She looked confused, brushed it aside, and then, asif to give immediate lie to the statement, is joined by her ten year old daughter, Alia, a plump healthy girl, eager to please, as indeed seem all girls that age.
I notice her noticing me. I had noticed her noticing me at the theatre. I had noticed her noticing me some weeks before at a friend’s fortieth birthday party (that was the year that everyone turned forty) I had spoken to her, again in the kitchen, she had looked at me, her face a little flushed, I had suggested we have lunch one day. She had said ring me. I hadn’t.
Now with Rachel’s mother, Natalie beside me, and the one before hovering angrily in the background, the question of lunch is raised again. Natalie thinks it is a good idea. Natalie appears to be pressing Briony on to me. She is. This is the first time I notice it. It seems the one before had been talking to everyone except me about our ending. I was amazed. They were relieved.
But it is too early. I am cautious. Later, when Natalie invites me to a wine tasting at her home, I almost say no. Her husband, Christopher, has been given a wine tasting kit for Christmas by his ex-wife’s new husband – whose new wife is my ex wife’s therapist and who, as an obstetrician, has delivered most of the children recently born amongst our friends. In the same role, he performed an abortion on the one before – our child. That was the beginning of the end.
I am the first to arrive. It is my first outing since the split. The dining room table is set with glasses, little cubes of cheese and fresh white bread. I am carrying tiger lilies for Natalie – wine seemed superfluous. She is fluttering around nervously making the dinner. Christopher and I help with the pasta. Leo, the obstetrician, has taken charge of the tasting. He and his wife Judith (remember, Christopher’ ex-wife and my ex-wife’s therapist?) are followers of Gurdjieff. They have a tendency to gather disciples rather than make friends. He is quite powerful, but what I like most about him is that he dresses very well, in a land where dressing well is regarded as a sign of frivolity in men. Natalie brushes past with the tiger lilies in a Clarice Cliff vase. It was also the year of Clarice Cliff. I had one friend whose wife was spending upwards of $10,000 a year on her collection. Later, when they parted, she got custody of the children and the Clarice Cliff.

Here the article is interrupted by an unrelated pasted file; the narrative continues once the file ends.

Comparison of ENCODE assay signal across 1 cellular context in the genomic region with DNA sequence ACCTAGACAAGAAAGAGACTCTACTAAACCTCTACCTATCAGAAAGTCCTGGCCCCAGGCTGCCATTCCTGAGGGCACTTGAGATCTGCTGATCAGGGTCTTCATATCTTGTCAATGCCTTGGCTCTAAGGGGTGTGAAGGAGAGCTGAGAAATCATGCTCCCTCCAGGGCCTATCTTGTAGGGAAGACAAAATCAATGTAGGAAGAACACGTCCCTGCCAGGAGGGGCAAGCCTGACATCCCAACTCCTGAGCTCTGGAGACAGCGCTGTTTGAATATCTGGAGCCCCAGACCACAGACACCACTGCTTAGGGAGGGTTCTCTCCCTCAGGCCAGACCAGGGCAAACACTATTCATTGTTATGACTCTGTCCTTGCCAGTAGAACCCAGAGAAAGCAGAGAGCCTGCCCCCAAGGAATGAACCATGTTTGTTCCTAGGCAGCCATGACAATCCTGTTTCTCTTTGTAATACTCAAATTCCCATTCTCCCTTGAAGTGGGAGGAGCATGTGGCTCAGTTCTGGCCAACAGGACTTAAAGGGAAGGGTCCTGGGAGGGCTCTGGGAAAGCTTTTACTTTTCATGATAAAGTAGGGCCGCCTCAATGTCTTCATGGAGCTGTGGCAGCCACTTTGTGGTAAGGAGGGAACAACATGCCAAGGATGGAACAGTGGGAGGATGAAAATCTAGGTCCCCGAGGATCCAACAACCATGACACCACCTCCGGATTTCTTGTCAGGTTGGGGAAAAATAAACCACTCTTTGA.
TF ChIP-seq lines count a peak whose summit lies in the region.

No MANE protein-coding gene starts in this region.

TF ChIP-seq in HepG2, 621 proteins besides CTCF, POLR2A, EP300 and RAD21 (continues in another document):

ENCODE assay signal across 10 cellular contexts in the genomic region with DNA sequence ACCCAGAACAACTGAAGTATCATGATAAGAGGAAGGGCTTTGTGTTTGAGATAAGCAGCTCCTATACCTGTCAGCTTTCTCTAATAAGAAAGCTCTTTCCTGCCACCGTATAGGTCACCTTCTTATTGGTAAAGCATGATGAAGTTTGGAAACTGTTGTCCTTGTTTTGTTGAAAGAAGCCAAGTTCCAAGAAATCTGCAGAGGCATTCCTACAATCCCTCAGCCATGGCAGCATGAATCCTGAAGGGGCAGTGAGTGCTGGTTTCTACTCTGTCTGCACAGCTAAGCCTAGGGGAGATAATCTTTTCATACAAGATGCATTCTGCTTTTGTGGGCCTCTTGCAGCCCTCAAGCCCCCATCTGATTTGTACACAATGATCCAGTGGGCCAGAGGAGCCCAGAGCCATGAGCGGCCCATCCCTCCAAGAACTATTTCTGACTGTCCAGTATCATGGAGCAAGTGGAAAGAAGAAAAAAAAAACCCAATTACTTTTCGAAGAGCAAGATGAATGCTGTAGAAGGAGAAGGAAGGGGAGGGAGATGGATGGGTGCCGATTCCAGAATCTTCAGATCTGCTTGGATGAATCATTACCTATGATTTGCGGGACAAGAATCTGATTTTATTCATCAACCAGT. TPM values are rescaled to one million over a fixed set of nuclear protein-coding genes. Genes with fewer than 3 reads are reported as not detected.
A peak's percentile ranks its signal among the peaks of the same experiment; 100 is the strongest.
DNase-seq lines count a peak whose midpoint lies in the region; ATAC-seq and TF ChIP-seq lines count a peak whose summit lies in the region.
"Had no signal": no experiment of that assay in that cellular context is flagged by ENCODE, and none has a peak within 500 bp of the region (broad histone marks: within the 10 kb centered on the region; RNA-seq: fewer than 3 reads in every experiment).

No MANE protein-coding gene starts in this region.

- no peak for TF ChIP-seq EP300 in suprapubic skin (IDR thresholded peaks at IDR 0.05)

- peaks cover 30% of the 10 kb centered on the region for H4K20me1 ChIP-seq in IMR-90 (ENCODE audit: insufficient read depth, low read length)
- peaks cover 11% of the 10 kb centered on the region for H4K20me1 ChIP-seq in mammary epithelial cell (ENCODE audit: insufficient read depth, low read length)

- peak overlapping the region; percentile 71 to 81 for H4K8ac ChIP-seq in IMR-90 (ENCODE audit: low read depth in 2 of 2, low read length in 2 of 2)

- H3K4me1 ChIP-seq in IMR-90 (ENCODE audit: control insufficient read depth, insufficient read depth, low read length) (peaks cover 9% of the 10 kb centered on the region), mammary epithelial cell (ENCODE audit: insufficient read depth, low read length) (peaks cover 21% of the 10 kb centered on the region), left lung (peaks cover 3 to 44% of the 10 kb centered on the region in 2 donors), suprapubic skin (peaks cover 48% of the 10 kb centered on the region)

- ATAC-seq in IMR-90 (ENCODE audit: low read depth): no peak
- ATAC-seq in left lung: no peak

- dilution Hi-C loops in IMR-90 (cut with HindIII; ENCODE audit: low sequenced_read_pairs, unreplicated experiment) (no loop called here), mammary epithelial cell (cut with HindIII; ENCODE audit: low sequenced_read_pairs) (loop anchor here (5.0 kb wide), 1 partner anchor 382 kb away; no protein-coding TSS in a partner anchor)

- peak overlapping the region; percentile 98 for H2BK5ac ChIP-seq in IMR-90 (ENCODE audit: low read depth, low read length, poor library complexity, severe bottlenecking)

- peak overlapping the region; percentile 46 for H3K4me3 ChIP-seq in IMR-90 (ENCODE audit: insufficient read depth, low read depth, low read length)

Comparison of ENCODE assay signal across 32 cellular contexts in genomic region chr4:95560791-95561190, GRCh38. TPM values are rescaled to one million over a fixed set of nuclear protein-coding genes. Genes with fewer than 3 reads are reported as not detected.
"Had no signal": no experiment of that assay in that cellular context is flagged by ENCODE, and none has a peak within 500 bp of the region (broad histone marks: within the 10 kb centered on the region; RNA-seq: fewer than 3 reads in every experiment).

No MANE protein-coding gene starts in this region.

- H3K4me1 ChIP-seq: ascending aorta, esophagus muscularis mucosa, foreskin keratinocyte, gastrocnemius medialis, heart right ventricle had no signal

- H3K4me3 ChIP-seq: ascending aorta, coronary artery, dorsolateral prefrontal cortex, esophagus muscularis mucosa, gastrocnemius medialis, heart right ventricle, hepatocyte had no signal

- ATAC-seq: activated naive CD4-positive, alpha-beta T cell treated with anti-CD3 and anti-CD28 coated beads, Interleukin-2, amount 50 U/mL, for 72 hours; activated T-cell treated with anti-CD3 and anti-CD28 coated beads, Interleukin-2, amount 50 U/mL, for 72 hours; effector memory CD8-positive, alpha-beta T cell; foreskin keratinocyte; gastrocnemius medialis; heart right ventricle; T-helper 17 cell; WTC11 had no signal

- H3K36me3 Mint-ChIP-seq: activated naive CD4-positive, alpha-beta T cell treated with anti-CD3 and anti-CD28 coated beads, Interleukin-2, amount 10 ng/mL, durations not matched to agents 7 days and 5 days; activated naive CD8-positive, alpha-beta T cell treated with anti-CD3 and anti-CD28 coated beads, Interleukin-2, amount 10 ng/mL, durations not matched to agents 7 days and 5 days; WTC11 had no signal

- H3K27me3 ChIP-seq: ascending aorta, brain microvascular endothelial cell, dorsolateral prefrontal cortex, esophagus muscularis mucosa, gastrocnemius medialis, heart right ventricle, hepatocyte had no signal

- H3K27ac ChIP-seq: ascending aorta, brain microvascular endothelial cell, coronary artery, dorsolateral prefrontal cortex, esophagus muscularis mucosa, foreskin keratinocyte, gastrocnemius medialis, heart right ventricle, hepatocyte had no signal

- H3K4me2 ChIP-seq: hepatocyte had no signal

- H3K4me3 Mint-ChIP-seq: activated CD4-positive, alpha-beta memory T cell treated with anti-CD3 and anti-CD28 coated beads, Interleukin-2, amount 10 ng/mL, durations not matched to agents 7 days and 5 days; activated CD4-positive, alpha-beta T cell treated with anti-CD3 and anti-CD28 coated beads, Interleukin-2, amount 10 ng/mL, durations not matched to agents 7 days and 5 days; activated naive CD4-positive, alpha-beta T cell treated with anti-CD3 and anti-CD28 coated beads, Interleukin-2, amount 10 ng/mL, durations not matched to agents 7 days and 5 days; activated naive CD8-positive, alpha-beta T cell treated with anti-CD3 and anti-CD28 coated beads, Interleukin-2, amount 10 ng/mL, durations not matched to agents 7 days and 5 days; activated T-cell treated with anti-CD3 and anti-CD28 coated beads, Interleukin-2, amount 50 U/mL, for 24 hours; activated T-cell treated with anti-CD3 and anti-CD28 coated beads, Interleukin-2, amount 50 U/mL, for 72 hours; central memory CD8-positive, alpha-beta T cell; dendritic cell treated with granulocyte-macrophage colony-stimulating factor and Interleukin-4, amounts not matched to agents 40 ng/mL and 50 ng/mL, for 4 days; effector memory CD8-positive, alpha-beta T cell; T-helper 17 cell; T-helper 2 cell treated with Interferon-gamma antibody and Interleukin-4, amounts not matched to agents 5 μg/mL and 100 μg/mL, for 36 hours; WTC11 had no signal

“Did I tell you Briony’s coming?” she asks in voice resonant with well rehearsed nonchalance.
O shit. Why did she do that? I pretend to ignore it, but am filled with anxiety, annoyance and impatience. I am not sleeping well. I do not need it. Now Tension stamps in and slams the door behind him.
She arrives at exactly the right time, when we are preparing to sit down to taste wines seriously. She is exquisite. She is wearing a handkerchief linen dress. It is backless, plunges almost all the way down to her beautiful bottom. She wears nothing beneath it. The effect is cool, elegant and, at the same time, erotic.
I greet her awkwardly. Then help Christopher prepare blind sleeves for the bottles in the kitchen. All this was supposed to be over. I had my woman. She had her man. Forever. None of this awkward fumbling around in the dark. Does she fancy me? Do I fancy her? What will I say? It was in a way worse than being adolescent. I had just been rejected. I am fragile. I am exuding fear. This is not attractive.
We got through the night. It was a little awkward. The wines were actually quite awful, except for one fine old Lindemans Hunter River White Burgundy. It – the tasting – was conducted with remarkably little pretension and egotism. Something to do with Gurdjieff I suppose.
At one point the conversation progressed from marital and relationship breakdown (also big that year) to the intricacies of grown up courting. I alluded to the strange fact that women, in these modern times, still have trouble leading, taking the initiative. Both Christopher and Leo had leapt on what I had said and argued that, on the contrary, women did all the leading – at least covertly. I was about to say my very point when Natalie piped up.
“I think that’s right. You had trouble ringing Nick and asking him to lunch, didn’t you Briony?”
“How do you mean?” she replied coolly.
“Well, you told me you wanted to ring him but were frightened of seeming pushy.”
There was that tension. I had not rung Briony and repeated the luncheon invitation. Too tender. I had wanted to, toyed with the idea, stared at the phone, but decided against it. This was Natalie at her pushiest.